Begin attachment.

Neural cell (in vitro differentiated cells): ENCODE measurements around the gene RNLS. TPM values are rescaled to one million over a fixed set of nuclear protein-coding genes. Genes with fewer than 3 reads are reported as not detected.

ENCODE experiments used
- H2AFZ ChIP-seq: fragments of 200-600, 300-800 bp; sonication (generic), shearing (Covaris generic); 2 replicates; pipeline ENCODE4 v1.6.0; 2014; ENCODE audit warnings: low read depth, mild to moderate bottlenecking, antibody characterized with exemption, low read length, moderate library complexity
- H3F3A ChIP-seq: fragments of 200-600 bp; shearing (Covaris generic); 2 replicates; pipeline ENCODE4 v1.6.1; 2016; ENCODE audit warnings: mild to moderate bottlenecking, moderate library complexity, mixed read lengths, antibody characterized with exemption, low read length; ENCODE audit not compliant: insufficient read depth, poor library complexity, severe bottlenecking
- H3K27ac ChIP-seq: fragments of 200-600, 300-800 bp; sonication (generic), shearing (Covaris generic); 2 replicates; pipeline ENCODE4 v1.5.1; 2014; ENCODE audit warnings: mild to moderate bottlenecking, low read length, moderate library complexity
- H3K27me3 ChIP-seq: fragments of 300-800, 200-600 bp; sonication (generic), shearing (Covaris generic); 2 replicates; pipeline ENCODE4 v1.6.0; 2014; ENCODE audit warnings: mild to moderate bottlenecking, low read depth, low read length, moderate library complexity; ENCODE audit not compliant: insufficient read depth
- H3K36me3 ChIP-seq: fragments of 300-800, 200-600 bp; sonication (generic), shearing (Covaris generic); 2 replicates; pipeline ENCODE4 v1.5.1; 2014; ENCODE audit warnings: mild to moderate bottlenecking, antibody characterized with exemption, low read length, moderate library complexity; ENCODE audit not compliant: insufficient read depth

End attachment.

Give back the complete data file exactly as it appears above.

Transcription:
Neural cell (in vitro differentiated cells): ENCODE measurements around the gene RNLS. TPM values are rescaled to one million over a fixed set of nuclear protein-coding genes. Genes with fewer than 3 reads are reported as not detected.

ENCODE experiments used
- H2AFZ ChIP-seq: fragments of 200-600, 300-800 bp; sonication (generic), shearing (Covaris generic); 2 replicates; pipeline ENCODE4 v1.6.0; 2014; ENCODE audit warnings: low read depth, mild to moderate bottlenecking, antibody characterized with exemption, low read length, moderate library complexity
- H3F3A ChIP-seq: fragments of 200-600 bp; shearing (Covaris generic); 2 replicates; pipeline ENCODE4 v1.6.1; 2016; ENCODE audit warnings: mild to moderate bottlenecking, moderate library complexity, mixed read lengths, antibody characterized with exemption, low read length; ENCODE audit not compliant: insufficient read depth, poor library complexity, severe bottlenecking
- H3K27ac ChIP-seq: fragments of 200-600, 300-800 bp; sonication (generic), shearing (Covaris generic); 2 replicates; pipeline ENCODE4 v1.5.1; 2014; ENCODE audit warnings: mild to moderate bottlenecking, low read length, moderate library complexity
- H3K27me3 ChIP-seq: fragments of 300-800, 200-600 bp; sonication (generic), shearing (Covaris generic); 2 replicates; pipeline ENCODE4 v1.6.0; 2014; ENCODE audit warnings: mild to moderate bottlenecking, low read depth, low read length, moderate library complexity; ENCODE audit not compliant: insufficient read depth
- H3K36me3 ChIP-seq: fragments of 300-800, 200-600 bp; sonication (generic), shearing (Covaris generic); 2 replicates; pipeline ENCODE4 v1.5.1; 2014; ENCODE audit warnings: mild to moderate bottlenecking, antibody characterized with exemption, low read length, moderate library complexity; ENCODE audit not compliant: insufficient read depth